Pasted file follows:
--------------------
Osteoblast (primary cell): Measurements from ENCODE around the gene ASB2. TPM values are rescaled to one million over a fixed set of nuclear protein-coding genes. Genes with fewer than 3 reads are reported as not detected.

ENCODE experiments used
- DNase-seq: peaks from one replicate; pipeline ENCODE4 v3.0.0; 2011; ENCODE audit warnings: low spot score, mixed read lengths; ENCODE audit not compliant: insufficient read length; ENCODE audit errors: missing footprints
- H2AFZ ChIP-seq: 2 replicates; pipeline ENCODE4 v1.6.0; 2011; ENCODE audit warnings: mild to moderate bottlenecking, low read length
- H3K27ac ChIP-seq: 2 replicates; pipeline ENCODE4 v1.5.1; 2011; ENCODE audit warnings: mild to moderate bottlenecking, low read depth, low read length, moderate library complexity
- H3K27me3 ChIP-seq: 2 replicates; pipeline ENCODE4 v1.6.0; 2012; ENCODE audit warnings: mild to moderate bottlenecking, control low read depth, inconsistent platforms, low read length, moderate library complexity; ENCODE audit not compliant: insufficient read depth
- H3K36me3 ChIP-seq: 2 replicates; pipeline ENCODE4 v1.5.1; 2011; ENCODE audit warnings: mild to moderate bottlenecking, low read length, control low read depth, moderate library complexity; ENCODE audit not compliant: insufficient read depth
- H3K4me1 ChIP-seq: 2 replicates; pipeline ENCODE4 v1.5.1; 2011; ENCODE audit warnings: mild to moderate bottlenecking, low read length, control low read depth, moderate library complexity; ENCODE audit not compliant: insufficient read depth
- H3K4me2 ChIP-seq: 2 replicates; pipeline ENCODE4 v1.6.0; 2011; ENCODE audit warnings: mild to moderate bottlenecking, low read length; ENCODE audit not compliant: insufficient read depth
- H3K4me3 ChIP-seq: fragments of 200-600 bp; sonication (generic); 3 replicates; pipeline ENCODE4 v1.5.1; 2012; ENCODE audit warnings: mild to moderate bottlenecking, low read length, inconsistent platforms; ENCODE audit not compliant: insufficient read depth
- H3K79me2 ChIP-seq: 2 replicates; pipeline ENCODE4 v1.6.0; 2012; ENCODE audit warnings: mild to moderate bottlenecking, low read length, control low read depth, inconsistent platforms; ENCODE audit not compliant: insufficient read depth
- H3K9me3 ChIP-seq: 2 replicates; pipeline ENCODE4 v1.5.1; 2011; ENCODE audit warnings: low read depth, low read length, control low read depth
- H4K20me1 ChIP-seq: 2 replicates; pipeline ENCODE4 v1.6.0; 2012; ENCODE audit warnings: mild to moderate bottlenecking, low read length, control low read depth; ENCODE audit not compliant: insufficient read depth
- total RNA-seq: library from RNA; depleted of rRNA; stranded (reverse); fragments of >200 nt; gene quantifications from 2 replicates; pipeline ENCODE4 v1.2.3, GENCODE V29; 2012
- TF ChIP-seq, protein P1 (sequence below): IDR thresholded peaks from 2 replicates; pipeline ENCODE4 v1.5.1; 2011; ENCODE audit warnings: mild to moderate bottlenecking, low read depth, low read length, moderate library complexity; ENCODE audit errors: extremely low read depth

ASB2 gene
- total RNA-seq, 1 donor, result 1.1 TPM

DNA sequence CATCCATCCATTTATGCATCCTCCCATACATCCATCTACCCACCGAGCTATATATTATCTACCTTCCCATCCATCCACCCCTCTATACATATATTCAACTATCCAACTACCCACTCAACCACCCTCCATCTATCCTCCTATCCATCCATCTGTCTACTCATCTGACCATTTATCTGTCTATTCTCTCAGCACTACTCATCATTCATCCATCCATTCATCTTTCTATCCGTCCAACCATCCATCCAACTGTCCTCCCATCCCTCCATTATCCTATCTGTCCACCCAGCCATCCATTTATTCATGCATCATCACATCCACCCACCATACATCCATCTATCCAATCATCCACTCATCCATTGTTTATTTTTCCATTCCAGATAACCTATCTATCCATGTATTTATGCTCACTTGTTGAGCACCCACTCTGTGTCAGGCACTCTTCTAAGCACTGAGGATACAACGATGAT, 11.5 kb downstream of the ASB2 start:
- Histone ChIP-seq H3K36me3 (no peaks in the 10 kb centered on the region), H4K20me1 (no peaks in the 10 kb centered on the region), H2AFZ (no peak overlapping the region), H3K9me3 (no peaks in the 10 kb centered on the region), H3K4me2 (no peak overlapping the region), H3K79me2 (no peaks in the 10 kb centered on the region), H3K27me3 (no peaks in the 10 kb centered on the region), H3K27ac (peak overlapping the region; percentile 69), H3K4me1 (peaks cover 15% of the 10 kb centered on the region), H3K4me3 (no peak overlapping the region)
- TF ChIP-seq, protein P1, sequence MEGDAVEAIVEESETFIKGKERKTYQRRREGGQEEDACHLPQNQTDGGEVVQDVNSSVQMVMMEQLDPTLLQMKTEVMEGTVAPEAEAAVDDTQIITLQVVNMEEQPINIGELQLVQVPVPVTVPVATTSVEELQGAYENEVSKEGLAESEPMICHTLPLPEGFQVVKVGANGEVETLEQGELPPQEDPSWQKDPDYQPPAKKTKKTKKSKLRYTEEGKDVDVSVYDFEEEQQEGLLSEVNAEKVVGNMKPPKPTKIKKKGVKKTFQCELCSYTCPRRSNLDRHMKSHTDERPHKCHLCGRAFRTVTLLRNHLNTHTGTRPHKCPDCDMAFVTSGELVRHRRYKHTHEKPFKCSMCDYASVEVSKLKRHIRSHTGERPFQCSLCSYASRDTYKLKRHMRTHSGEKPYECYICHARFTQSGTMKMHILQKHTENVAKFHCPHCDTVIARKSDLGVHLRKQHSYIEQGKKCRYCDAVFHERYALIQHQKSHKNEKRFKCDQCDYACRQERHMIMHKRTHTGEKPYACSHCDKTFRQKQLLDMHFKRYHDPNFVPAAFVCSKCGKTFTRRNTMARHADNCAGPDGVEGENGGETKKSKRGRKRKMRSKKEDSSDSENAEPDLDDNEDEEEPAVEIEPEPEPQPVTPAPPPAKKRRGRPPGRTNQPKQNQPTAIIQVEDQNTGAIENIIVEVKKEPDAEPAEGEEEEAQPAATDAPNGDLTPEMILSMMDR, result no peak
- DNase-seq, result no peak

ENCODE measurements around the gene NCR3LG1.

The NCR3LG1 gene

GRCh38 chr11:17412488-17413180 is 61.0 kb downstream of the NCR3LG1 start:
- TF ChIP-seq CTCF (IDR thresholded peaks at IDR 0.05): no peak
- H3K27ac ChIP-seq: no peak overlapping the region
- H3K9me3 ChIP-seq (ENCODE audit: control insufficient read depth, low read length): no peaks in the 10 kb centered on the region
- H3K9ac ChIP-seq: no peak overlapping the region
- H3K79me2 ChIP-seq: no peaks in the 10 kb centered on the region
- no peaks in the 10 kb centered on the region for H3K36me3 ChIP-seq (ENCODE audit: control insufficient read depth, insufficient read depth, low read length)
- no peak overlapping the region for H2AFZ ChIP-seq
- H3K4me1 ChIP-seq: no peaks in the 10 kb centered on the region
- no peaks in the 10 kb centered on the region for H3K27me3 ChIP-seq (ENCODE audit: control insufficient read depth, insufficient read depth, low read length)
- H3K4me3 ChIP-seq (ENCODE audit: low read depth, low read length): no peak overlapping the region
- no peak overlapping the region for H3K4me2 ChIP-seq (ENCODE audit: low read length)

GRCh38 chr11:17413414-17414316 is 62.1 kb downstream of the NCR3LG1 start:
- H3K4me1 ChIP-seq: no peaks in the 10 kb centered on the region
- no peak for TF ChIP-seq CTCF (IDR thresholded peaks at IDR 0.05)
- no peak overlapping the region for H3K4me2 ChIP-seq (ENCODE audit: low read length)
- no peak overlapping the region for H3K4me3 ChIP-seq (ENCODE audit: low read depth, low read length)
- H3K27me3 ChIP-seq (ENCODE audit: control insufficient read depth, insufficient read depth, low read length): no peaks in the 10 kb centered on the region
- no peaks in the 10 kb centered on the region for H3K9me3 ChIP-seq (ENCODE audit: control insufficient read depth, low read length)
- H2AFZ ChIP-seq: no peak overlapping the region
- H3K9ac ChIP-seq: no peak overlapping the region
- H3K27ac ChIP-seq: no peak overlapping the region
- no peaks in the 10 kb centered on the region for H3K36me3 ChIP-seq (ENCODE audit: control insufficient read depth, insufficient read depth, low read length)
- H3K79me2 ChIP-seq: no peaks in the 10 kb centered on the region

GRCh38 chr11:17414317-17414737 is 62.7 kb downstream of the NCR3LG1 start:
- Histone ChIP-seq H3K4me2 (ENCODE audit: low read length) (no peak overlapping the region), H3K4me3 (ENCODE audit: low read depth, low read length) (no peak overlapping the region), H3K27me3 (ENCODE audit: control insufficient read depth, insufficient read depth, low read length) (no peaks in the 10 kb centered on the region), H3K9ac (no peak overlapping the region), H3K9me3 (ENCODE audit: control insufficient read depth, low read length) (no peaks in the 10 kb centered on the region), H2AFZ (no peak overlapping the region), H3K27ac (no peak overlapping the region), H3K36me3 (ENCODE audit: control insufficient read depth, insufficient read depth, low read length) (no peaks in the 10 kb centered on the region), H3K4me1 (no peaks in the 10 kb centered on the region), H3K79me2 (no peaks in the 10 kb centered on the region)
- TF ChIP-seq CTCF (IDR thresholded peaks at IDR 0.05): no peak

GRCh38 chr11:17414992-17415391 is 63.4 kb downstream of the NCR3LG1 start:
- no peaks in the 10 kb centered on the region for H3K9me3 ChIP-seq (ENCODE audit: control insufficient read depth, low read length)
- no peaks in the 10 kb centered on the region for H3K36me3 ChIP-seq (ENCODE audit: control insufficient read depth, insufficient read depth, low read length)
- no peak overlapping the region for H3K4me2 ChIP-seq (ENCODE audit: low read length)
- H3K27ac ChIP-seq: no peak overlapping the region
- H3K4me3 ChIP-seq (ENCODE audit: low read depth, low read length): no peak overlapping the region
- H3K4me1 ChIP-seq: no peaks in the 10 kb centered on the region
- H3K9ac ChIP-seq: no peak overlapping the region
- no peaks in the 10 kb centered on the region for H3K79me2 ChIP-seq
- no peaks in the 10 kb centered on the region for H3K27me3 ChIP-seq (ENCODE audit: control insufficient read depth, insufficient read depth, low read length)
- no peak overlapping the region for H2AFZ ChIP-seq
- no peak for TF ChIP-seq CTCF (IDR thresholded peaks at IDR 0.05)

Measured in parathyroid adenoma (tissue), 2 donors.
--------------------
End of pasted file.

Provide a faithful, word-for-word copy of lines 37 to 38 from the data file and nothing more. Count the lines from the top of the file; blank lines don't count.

- H3K4me1 ChIP-seq: no peaks in the 10 kb centered on the region
- no peak for TF ChIP-seq CTCF (IDR thresholded peaks at IDR 0.05)